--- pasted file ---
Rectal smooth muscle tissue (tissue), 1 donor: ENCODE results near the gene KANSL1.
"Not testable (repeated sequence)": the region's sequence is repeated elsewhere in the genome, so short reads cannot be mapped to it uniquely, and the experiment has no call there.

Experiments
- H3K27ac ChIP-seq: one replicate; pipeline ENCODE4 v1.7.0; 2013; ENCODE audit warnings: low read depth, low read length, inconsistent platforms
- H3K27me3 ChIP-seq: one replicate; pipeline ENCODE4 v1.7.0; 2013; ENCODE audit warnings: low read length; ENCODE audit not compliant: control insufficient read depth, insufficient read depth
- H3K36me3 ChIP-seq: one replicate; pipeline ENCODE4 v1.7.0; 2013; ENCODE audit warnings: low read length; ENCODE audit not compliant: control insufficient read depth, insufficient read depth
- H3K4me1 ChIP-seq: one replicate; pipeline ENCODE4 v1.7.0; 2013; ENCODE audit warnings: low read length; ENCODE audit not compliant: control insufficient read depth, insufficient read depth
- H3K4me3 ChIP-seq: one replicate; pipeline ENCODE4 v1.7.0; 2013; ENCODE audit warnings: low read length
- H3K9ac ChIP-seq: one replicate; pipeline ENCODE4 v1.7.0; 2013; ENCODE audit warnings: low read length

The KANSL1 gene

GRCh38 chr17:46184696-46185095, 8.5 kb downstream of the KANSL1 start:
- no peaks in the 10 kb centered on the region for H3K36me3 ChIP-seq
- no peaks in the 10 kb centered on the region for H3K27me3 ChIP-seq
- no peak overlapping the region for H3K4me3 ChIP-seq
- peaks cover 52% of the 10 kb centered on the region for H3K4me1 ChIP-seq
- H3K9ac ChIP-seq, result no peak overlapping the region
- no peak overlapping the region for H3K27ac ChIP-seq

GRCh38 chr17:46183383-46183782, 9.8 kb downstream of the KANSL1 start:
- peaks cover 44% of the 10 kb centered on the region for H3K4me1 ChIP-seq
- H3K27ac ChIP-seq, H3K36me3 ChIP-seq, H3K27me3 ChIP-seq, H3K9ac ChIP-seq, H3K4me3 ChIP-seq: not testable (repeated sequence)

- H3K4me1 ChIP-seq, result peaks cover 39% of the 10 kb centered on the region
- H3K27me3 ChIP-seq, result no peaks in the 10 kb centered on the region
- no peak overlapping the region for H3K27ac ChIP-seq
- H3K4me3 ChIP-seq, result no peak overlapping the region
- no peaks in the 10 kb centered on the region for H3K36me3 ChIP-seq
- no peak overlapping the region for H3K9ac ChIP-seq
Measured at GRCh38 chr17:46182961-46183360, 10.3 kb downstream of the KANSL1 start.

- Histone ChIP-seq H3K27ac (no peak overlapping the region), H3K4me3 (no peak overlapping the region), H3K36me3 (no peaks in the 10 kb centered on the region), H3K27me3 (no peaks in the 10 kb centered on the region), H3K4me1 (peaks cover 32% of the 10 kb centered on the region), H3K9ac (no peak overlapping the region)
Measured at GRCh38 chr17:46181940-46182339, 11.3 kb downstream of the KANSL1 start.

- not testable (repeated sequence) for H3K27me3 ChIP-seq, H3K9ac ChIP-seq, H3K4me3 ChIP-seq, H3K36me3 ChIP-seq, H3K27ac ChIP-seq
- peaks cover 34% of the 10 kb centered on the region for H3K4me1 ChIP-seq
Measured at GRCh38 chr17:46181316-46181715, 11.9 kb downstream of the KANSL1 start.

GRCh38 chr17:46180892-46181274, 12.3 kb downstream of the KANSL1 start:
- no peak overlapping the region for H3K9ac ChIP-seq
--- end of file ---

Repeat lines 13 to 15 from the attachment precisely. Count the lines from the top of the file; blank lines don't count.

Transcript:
- no peaks in the 10 kb centered on the region for H3K27me3 ChIP-seq
- no peak overlapping the region for H3K4me3 ChIP-seq
- peaks cover 52% of the 10 kb centered on the region for H3K4me1 ChIP-seq